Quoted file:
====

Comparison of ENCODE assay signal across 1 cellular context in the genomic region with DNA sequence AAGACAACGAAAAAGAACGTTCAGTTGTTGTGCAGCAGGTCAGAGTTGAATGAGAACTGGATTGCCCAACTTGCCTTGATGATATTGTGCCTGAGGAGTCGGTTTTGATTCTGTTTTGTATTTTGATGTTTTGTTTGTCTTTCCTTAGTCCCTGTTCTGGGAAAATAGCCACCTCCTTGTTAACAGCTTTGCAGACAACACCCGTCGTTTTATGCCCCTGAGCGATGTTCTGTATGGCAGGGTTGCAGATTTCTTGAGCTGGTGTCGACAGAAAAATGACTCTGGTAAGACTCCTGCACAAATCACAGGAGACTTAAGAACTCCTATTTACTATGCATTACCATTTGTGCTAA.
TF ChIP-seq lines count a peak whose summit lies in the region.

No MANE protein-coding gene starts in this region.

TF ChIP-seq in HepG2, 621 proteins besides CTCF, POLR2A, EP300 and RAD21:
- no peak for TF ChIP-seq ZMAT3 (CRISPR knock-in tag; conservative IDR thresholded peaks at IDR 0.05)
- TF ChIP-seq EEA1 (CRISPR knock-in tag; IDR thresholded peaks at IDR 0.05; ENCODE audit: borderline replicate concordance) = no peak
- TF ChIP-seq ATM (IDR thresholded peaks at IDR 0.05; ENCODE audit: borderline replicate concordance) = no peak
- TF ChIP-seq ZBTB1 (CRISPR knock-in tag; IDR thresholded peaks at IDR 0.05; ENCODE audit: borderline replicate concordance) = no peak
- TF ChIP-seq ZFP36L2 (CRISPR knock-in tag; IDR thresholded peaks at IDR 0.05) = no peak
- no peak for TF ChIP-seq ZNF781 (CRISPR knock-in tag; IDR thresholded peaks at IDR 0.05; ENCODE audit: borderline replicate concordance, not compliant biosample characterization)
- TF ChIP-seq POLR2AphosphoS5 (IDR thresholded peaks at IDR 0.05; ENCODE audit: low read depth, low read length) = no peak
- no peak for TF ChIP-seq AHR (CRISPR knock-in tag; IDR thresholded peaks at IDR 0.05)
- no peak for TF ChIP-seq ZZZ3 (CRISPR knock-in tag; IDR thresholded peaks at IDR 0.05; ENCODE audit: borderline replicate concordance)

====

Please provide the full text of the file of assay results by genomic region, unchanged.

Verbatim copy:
Comparison of ENCODE assay signal across 1 cellular context in the genomic region with DNA sequence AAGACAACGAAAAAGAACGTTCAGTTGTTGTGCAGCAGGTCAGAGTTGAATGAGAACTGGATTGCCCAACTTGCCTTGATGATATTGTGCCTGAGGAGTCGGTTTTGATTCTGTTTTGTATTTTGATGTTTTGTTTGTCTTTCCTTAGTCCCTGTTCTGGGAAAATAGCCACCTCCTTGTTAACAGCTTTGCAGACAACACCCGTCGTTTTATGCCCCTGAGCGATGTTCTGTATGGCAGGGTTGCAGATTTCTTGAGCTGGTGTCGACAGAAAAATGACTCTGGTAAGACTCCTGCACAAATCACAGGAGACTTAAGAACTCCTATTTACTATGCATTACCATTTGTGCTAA.
TF ChIP-seq lines count a peak whose summit lies in the region.

No MANE protein-coding gene starts in this region.

TF ChIP-seq in HepG2, 621 proteins besides CTCF, POLR2A, EP300 and RAD21:
- no peak for TF ChIP-seq ZMAT3 (CRISPR knock-in tag; conservative IDR thresholded peaks at IDR 0.05)
- TF ChIP-seq EEA1 (CRISPR knock-in tag; IDR thresholded peaks at IDR 0.05; ENCODE audit: borderline replicate concordance) = no peak
- TF ChIP-seq ATM (IDR thresholded peaks at IDR 0.05; ENCODE audit: borderline replicate concordance) = no peak
- TF ChIP-seq ZBTB1 (CRISPR knock-in tag; IDR thresholded peaks at IDR 0.05; ENCODE audit: borderline replicate concordance) = no peak
- TF ChIP-seq ZFP36L2 (CRISPR knock-in tag; IDR thresholded peaks at IDR 0.05) = no peak
- no peak for TF ChIP-seq ZNF781 (CRISPR knock-in tag; IDR thresholded peaks at IDR 0.05; ENCODE audit: borderline replicate concordance, not compliant biosample characterization)
- TF ChIP-seq POLR2AphosphoS5 (IDR thresholded peaks at IDR 0.05; ENCODE audit: low read depth, low read length) = no peak
- no peak for TF ChIP-seq AHR (CRISPR knock-in tag; IDR thresholded peaks at IDR 0.05)
- no peak for TF ChIP-seq ZZZ3 (CRISPR knock-in tag; IDR thresholded peaks at IDR 0.05; ENCODE audit: borderline replicate concordance)